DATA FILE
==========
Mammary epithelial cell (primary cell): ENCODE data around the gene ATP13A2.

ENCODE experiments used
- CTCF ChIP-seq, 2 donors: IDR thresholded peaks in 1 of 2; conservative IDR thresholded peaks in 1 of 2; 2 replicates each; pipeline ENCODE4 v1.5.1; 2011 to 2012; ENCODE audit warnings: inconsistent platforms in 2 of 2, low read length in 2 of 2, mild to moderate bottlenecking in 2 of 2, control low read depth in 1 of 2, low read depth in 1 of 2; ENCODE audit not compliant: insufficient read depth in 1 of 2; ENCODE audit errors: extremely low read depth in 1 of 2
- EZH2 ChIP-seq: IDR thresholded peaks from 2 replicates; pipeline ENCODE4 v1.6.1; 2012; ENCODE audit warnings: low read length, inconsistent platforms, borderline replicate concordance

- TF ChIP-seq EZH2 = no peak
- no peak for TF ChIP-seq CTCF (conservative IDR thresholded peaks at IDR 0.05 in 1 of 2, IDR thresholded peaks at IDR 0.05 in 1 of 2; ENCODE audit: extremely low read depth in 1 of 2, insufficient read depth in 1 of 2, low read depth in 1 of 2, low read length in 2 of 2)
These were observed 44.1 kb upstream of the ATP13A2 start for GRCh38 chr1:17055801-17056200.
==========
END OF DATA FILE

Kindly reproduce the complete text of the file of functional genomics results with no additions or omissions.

Mammary epithelial cell (primary cell): ENCODE data around the gene ATP13A2.

ENCODE experiments used
- CTCF ChIP-seq, 2 donors: IDR thresholded peaks in 1 of 2; conservative IDR thresholded peaks in 1 of 2; 2 replicates each; pipeline ENCODE4 v1.5.1; 2011 to 2012; ENCODE audit warnings: inconsistent platforms in 2 of 2, low read length in 2 of 2, mild to moderate bottlenecking in 2 of 2, control low read depth in 1 of 2, low read depth in 1 of 2; ENCODE audit not compliant: insufficient read depth in 1 of 2; ENCODE audit errors: extremely low read depth in 1 of 2
- EZH2 ChIP-seq: IDR thresholded peaks from 2 replicates; pipeline ENCODE4 v1.6.1; 2012; ENCODE audit warnings: low read length, inconsistent platforms, borderline replicate concordance

- TF ChIP-seq EZH2 = no peak
- no peak for TF ChIP-seq CTCF (conservative IDR thresholded peaks at IDR 0.05 in 1 of 2, IDR thresholded peaks at IDR 0.05 in 1 of 2; ENCODE audit: extremely low read depth in 1 of 2, insufficient read depth in 1 of 2, low read depth in 1 of 2, low read length in 2 of 2)
These were observed 44.1 kb upstream of the ATP13A2 start for GRCh38 chr1:17055801-17056200.